Here’s What You Can Leave Off Your Light Industrial Resume



Job seekers used to believe that every piece of their professional lives had to be included on their resume regardless of its current relevance to their career. But, today, that simply isn’t the case. While ensuring all pertinent details make it into the final document, there are others that no relevance when you are focusing on light industrial positions.

In the end, your resume is a piece of marketing material, and you want to make sure it reflects the best image possible. With that in mind, here are some points to leave off of your light industrial resume.

High School Education

Including the name of your high school and the year you graduated is simply unnecessary on a resume. It takes up valuable space and provides no real value when a hiring manager is reviewing your information. And, in some cases, the information can actually work against you. If you provide the year of your graduation on your resume, it isn’t difficult to estimate your age. Even though some age groups are protected from discrimination, not everyone is, so it is often best to leave that piece of information a mystery.

Unrelated Work Experience (That Isn’t Recent)

If you have been working in light industrial positions for the past decade, then anything prior to that is generally irrelevant when it comes to landing a new light industrial job. Feel free to leave old jobs off that don’t provide valuable information to a hiring manager at your target companies.

However, if the work experience is very recent, you may need to include the basics to avoid the appearance of large gaps in your employment history. When that is the case, trim the details regarding your experience to points that hold relevance to the position you are seeking.

All-Encompassing Job Descriptions

When you describe your prior experience, it is tempting to simply rehash the details contained in your last job description. But this level of nitty-gritty detail is often overkill or cumbersome. Instead, focus on key accomplishments and critical skills listed in the job posting of the position to which you are applying. That way, you have the major keywords covered (in case your resume is being put through an automated screening process), but you don’t have a deluge of information.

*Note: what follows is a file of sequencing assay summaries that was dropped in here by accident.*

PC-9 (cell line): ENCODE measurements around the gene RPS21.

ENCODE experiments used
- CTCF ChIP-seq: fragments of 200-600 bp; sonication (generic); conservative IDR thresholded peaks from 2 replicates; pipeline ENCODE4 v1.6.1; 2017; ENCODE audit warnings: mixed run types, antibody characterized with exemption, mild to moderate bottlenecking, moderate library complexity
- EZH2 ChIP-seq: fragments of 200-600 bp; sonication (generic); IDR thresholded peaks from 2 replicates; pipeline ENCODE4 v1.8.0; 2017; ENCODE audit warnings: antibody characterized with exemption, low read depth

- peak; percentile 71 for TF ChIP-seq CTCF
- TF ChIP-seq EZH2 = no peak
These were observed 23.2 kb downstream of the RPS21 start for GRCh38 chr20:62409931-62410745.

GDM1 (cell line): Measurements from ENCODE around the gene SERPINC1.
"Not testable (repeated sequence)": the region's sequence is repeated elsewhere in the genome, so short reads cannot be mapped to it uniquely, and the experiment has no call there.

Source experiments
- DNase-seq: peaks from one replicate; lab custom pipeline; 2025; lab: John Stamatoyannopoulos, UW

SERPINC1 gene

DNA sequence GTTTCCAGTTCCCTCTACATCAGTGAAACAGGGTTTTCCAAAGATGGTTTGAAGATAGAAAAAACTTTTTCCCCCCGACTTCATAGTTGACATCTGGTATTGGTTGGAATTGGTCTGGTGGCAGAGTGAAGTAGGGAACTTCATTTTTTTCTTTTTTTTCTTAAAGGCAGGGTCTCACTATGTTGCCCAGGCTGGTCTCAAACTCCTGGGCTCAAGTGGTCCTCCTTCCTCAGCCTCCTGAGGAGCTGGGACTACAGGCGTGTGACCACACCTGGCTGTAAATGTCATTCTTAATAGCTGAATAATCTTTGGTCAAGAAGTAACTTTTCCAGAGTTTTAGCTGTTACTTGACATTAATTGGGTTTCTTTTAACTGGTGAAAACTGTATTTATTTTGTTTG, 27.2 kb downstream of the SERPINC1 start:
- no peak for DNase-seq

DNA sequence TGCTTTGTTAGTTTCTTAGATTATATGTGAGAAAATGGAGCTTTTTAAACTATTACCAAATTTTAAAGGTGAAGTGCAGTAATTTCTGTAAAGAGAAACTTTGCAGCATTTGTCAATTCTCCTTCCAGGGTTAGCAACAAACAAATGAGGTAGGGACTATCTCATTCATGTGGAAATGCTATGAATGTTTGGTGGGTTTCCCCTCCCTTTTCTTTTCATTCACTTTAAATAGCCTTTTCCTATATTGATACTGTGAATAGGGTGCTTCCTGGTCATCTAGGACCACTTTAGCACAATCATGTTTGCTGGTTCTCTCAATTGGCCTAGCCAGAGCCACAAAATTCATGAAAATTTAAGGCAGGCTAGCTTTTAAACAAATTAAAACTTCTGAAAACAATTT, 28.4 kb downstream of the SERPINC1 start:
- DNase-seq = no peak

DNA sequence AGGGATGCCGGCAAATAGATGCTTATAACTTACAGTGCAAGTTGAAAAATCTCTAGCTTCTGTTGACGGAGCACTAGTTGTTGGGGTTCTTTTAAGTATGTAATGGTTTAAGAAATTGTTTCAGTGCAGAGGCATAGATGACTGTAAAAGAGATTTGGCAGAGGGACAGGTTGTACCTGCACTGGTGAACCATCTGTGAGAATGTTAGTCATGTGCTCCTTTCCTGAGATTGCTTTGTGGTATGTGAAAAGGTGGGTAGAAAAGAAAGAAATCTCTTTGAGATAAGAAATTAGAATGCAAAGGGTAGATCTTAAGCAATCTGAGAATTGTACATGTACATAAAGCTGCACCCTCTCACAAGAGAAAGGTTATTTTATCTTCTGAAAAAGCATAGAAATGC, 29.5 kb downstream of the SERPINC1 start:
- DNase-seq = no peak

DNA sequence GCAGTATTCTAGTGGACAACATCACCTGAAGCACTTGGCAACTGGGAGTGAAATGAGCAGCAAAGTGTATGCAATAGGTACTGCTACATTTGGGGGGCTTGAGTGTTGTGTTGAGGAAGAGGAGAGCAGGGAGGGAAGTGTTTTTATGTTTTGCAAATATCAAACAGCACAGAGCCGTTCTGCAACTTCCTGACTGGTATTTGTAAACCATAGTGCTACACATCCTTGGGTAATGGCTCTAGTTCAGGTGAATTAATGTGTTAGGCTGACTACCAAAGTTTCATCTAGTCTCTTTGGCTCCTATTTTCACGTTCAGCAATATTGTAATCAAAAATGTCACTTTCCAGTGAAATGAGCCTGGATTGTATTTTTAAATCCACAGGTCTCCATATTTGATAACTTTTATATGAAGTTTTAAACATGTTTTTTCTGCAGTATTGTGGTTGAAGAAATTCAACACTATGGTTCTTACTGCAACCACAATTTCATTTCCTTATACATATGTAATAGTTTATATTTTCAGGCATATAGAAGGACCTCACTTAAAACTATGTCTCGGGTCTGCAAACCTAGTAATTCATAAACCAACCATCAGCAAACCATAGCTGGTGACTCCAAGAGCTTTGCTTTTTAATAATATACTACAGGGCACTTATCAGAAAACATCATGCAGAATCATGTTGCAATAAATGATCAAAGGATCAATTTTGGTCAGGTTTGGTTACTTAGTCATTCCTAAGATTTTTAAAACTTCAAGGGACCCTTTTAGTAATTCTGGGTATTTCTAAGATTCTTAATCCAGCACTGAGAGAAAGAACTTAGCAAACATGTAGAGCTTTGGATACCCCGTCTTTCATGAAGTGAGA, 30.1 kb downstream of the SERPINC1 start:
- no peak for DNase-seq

Also, you don’t have to list a particular job duty or skill under every job title in which you performed the work. For example, if you used a pallet jack in your last three jobs, don’t repeat it in every position overview.

Objectives and Interests

Objective and interest sections were used to allow applicants to make personal statements about their goals and the personal side of their life. But these sections rarely provided any insights when it came to evaluating candidates. Most objective statements focused on finding new employment, which is inherently understood since you are applying for a position, and interests often included personal hobbies, which often didn’t relate to their professional lives. Either way, the information is unnecessary, so it is best to leave these sections off.

If you are looking for more resume tips or would like help finding a new light industrial position, The Advance Group is here to help. Contact us today and see what job opportunities are available to you.







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